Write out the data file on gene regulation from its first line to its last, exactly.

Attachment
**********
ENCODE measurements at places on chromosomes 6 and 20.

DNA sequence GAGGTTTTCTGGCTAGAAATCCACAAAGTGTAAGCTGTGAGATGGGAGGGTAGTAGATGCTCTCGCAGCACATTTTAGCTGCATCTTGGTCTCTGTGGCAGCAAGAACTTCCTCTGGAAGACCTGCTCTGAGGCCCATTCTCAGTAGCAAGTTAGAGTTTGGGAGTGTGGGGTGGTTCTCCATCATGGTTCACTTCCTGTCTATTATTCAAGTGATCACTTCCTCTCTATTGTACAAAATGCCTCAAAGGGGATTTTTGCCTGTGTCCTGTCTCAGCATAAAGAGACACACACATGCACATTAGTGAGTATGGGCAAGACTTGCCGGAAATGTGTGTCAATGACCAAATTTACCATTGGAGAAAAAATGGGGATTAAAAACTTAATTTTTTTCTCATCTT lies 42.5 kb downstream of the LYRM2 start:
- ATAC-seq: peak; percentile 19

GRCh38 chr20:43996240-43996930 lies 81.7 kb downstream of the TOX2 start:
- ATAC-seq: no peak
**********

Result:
ENCODE measurements at places on chromosomes 6 and 20.

DNA sequence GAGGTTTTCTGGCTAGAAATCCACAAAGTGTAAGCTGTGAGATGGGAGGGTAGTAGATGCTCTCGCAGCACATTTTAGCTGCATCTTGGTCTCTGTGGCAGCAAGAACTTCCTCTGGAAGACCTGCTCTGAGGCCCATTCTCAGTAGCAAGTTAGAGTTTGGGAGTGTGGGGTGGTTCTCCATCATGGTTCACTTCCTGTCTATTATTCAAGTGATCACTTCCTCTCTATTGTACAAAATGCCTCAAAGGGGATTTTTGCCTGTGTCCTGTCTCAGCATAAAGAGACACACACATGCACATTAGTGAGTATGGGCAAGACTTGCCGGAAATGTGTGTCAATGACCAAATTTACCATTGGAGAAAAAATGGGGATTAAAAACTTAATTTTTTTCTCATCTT lies 42.5 kb downstream of the LYRM2 start:
- ATAC-seq: peak; percentile 19

GRCh38 chr20:43996240-43996930 lies 81.7 kb downstream of the TOX2 start:
- ATAC-seq: no peak